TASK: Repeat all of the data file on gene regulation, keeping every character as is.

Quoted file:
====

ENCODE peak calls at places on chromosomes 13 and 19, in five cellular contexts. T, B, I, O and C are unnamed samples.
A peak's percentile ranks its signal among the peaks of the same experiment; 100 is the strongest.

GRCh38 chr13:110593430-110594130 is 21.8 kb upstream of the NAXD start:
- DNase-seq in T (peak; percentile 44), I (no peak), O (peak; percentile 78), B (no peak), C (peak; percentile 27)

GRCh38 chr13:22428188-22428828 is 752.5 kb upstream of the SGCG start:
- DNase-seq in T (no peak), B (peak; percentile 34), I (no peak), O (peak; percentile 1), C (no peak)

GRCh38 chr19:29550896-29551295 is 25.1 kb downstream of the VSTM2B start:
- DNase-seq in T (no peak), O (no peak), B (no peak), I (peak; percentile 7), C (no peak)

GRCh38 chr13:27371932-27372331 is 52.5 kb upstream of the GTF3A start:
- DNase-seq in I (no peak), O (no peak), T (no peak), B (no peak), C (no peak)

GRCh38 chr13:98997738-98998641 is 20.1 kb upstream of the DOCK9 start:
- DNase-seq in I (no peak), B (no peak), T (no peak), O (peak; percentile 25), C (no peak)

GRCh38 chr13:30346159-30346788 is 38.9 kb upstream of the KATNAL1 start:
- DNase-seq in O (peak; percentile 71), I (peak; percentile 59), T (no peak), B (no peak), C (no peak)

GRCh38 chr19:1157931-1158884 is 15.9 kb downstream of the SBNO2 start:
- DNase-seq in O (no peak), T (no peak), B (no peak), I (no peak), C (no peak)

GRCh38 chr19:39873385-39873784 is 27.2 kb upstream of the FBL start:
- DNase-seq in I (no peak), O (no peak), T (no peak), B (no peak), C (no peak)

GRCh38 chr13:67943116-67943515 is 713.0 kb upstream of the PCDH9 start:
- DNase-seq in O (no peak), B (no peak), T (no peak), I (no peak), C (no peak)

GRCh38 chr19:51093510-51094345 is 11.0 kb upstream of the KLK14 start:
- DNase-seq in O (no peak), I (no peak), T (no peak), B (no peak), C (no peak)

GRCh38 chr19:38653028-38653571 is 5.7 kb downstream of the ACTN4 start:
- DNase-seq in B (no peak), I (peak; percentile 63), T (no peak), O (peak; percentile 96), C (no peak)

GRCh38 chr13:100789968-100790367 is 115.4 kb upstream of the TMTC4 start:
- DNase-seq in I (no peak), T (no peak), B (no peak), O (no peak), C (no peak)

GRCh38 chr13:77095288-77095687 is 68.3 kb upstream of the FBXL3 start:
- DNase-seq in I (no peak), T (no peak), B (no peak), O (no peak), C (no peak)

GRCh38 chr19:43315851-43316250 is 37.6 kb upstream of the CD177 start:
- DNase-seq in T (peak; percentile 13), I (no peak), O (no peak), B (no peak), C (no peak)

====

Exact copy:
ENCODE peak calls at places on chromosomes 13 and 19, in five cellular contexts. T, B, I, O and C are unnamed samples.
A peak's percentile ranks its signal among the peaks of the same experiment; 100 is the strongest.

GRCh38 chr13:110593430-110594130 is 21.8 kb upstream of the NAXD start:
- DNase-seq in T (peak; percentile 44), I (no peak), O (peak; percentile 78), B (no peak), C (peak; percentile 27)

GRCh38 chr13:22428188-22428828 is 752.5 kb upstream of the SGCG start:
- DNase-seq in T (no peak), B (peak; percentile 34), I (no peak), O (peak; percentile 1), C (no peak)

GRCh38 chr19:29550896-29551295 is 25.1 kb downstream of the VSTM2B start:
- DNase-seq in T (no peak), O (no peak), B (no peak), I (peak; percentile 7), C (no peak)

GRCh38 chr13:27371932-27372331 is 52.5 kb upstream of the GTF3A start:
- DNase-seq in I (no peak), O (no peak), T (no peak), B (no peak), C (no peak)

GRCh38 chr13:98997738-98998641 is 20.1 kb upstream of the DOCK9 start:
- DNase-seq in I (no peak), B (no peak), T (no peak), O (peak; percentile 25), C (no peak)

GRCh38 chr13:30346159-30346788 is 38.9 kb upstream of the KATNAL1 start:
- DNase-seq in O (peak; percentile 71), I (peak; percentile 59), T (no peak), B (no peak), C (no peak)

GRCh38 chr19:1157931-1158884 is 15.9 kb downstream of the SBNO2 start:
- DNase-seq in O (no peak), T (no peak), B (no peak), I (no peak), C (no peak)

GRCh38 chr19:39873385-39873784 is 27.2 kb upstream of the FBL start:
- DNase-seq in I (no peak), O (no peak), T (no peak), B (no peak), C (no peak)

GRCh38 chr13:67943116-67943515 is 713.0 kb upstream of the PCDH9 start:
- DNase-seq in O (no peak), B (no peak), T (no peak), I (no peak), C (no peak)

GRCh38 chr19:51093510-51094345 is 11.0 kb upstream of the KLK14 start:
- DNase-seq in O (no peak), I (no peak), T (no peak), B (no peak), C (no peak)

GRCh38 chr19:38653028-38653571 is 5.7 kb downstream of the ACTN4 start:
- DNase-seq in B (no peak), I (peak; percentile 63), T (no peak), O (peak; percentile 96), C (no peak)

GRCh38 chr13:100789968-100790367 is 115.4 kb upstream of the TMTC4 start:
- DNase-seq in I (no peak), T (no peak), B (no peak), O (no peak), C (no peak)

GRCh38 chr13:77095288-77095687 is 68.3 kb upstream of the FBXL3 start:
- DNase-seq in I (no peak), T (no peak), B (no peak), O (no peak), C (no peak)

GRCh38 chr19:43315851-43316250 is 37.6 kb upstream of the CD177 start:
- DNase-seq in T (peak; percentile 13), I (no peak), O (no peak), B (no peak), C (no peak)